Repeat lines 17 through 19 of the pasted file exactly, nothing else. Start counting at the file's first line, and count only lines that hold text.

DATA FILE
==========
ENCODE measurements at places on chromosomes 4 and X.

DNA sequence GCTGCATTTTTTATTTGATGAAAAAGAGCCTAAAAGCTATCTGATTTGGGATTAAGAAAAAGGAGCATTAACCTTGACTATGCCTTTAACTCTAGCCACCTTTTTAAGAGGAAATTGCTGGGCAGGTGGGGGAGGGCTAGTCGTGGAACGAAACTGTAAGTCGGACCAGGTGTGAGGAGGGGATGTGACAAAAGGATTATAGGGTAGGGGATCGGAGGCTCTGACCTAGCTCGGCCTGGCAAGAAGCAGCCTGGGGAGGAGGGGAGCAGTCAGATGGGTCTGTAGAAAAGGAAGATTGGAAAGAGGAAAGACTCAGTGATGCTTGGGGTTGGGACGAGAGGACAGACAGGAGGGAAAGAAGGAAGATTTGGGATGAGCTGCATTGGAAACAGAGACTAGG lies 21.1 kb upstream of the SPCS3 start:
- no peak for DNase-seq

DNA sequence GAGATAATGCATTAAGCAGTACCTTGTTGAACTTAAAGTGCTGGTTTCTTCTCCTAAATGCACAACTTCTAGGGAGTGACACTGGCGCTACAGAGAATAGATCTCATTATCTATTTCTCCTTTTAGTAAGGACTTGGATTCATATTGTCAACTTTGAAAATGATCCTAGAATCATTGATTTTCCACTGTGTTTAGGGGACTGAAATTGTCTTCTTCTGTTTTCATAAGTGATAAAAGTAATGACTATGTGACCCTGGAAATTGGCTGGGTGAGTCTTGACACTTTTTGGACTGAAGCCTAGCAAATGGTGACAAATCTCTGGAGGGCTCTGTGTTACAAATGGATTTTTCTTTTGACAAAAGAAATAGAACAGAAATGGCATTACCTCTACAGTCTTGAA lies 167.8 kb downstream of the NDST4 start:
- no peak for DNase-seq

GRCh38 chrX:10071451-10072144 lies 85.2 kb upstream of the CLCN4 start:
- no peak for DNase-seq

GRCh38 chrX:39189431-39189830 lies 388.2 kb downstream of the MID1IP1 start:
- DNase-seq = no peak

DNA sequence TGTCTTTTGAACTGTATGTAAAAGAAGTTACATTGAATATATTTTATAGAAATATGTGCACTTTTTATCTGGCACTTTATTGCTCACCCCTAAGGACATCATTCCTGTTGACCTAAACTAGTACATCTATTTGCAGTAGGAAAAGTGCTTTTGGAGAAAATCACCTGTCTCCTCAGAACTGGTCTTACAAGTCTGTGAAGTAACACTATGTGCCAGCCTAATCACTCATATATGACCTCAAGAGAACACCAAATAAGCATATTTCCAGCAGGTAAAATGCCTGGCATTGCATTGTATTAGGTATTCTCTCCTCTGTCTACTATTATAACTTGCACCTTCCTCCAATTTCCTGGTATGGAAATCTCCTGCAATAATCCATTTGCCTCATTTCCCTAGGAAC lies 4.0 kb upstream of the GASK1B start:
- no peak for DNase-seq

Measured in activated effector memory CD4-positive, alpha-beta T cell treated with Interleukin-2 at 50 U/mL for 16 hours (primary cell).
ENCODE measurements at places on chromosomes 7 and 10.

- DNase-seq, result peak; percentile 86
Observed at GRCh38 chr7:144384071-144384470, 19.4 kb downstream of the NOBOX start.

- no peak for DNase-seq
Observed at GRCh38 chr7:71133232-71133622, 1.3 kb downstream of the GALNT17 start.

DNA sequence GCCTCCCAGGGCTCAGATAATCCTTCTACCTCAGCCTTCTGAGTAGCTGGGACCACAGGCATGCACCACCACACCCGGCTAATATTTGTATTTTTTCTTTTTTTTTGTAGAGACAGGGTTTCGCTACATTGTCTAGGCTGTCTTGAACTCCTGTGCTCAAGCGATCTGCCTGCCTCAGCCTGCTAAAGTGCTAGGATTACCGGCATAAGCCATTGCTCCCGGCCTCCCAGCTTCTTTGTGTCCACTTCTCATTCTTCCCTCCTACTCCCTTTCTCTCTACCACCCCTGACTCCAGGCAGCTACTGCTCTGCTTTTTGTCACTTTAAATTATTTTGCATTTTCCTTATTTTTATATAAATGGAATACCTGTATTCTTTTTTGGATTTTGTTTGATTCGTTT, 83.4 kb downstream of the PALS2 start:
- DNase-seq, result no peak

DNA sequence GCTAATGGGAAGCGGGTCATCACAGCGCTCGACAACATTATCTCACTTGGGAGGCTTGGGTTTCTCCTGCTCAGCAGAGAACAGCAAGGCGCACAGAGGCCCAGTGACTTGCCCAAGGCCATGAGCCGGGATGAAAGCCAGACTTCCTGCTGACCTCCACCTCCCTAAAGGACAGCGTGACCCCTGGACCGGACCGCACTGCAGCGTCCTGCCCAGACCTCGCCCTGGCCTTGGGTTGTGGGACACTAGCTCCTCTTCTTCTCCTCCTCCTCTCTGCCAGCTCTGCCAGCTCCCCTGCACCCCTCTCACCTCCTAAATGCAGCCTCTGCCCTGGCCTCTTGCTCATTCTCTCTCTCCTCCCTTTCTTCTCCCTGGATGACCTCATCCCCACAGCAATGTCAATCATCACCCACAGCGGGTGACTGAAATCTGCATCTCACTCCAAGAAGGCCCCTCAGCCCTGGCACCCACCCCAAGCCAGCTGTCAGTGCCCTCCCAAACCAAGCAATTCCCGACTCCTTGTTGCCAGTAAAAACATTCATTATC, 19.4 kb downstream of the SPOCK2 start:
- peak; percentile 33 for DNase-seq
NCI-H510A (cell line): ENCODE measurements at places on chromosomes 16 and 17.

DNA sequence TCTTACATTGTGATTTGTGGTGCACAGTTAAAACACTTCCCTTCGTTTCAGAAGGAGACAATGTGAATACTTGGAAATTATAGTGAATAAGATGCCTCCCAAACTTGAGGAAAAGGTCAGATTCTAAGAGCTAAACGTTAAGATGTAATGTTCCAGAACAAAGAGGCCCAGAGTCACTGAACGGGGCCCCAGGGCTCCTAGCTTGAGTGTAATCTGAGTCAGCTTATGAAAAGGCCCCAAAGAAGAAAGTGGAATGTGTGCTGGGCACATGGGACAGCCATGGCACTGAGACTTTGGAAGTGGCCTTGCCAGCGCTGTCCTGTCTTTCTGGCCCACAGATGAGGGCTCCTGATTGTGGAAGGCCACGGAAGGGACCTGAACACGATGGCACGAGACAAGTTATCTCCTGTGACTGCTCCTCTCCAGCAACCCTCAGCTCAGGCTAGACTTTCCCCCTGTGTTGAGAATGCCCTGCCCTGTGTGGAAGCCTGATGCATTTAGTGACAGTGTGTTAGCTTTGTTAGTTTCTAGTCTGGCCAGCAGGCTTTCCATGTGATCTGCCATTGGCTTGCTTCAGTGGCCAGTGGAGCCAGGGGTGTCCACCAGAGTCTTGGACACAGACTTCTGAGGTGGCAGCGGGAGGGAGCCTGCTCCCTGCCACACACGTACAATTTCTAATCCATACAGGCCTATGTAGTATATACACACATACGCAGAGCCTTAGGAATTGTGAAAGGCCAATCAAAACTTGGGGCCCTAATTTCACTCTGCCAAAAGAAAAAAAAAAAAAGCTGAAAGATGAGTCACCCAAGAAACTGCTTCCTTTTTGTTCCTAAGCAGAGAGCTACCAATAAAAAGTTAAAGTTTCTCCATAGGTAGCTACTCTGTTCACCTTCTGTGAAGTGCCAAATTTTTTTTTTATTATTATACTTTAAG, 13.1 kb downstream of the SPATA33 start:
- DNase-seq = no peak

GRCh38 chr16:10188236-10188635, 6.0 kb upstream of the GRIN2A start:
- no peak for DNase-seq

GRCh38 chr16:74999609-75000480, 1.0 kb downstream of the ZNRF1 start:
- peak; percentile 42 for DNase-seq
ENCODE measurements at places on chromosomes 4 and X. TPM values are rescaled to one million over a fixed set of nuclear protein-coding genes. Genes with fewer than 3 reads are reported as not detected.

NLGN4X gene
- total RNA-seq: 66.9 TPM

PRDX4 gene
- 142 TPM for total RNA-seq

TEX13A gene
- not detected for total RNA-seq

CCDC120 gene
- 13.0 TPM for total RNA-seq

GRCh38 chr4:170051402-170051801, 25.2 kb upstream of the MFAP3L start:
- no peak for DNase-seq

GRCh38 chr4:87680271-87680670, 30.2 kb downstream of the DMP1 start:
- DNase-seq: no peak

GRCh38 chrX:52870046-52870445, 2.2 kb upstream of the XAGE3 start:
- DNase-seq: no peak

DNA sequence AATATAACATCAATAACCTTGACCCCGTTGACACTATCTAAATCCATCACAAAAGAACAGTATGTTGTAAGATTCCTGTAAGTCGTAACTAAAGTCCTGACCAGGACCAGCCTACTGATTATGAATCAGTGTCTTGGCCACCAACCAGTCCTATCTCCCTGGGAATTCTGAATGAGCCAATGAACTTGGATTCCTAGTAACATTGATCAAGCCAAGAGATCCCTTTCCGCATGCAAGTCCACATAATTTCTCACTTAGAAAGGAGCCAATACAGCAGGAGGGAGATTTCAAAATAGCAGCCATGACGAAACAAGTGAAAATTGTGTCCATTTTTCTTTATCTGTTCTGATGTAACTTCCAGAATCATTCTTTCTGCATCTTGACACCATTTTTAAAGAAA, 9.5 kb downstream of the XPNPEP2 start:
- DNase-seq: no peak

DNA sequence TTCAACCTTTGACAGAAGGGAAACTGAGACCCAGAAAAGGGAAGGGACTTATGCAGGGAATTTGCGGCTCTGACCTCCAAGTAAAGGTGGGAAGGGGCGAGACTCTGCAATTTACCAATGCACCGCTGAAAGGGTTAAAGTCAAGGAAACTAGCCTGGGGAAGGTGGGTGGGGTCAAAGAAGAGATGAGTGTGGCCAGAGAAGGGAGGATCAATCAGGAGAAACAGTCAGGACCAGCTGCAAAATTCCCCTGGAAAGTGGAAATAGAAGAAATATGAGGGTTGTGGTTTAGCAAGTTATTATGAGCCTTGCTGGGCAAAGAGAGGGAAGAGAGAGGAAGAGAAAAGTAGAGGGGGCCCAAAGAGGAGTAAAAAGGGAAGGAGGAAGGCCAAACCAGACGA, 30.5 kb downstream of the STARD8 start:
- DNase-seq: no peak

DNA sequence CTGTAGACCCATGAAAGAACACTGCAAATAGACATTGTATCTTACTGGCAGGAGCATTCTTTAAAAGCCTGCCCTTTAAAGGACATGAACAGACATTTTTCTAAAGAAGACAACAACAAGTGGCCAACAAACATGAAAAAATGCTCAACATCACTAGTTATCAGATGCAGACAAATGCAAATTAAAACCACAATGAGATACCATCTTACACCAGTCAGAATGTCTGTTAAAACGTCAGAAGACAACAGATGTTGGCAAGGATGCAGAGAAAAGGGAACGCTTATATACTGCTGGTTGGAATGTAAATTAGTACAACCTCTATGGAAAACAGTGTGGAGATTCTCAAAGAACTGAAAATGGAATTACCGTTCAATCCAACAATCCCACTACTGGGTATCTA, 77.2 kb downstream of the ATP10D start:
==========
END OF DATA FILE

Observed at GRCh38 chr7:71133232-71133622, 1.3 kb downstream of the GALNT17 start.

DNA sequence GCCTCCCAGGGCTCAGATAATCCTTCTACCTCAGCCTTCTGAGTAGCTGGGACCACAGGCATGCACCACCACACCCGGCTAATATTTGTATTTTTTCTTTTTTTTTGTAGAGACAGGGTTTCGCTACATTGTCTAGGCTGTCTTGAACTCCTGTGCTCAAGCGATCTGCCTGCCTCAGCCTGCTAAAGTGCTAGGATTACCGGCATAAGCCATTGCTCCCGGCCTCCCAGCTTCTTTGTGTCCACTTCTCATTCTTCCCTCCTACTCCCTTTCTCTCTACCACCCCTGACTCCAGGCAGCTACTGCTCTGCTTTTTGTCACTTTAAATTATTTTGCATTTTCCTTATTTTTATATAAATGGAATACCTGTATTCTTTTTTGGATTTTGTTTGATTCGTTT, 83.4 kb downstream of the PALS2 start:
- DNase-seq, result no peak